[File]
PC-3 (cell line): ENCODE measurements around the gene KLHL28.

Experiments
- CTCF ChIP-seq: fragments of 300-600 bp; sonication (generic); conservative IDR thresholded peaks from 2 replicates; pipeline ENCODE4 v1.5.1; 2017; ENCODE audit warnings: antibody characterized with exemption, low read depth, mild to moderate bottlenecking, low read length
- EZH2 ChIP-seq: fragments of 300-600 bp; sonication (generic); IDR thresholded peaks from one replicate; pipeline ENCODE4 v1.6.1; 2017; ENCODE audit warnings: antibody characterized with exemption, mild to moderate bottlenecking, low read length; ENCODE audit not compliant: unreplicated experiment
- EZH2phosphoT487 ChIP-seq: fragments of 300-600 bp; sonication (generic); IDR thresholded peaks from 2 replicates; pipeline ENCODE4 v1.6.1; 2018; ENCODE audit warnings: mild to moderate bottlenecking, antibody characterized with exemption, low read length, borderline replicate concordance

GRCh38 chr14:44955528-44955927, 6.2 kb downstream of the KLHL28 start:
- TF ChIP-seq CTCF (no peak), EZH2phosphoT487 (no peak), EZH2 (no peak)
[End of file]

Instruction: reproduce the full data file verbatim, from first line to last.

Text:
PC-3 (cell line): ENCODE measurements around the gene KLHL28.

Experiments
- CTCF ChIP-seq: fragments of 300-600 bp; sonication (generic); conservative IDR thresholded peaks from 2 replicates; pipeline ENCODE4 v1.5.1; 2017; ENCODE audit warnings: antibody characterized with exemption, low read depth, mild to moderate bottlenecking, low read length
- EZH2 ChIP-seq: fragments of 300-600 bp; sonication (generic); IDR thresholded peaks from one replicate; pipeline ENCODE4 v1.6.1; 2017; ENCODE audit warnings: antibody characterized with exemption, mild to moderate bottlenecking, low read length; ENCODE audit not compliant: unreplicated experiment
- EZH2phosphoT487 ChIP-seq: fragments of 300-600 bp; sonication (generic); IDR thresholded peaks from 2 replicates; pipeline ENCODE4 v1.6.1; 2018; ENCODE audit warnings: mild to moderate bottlenecking, antibody characterized with exemption, low read length, borderline replicate concordance

GRCh38 chr14:44955528-44955927, 6.2 kb downstream of the KLHL28 start:
- TF ChIP-seq CTCF (no peak), EZH2phosphoT487 (no peak), EZH2 (no peak)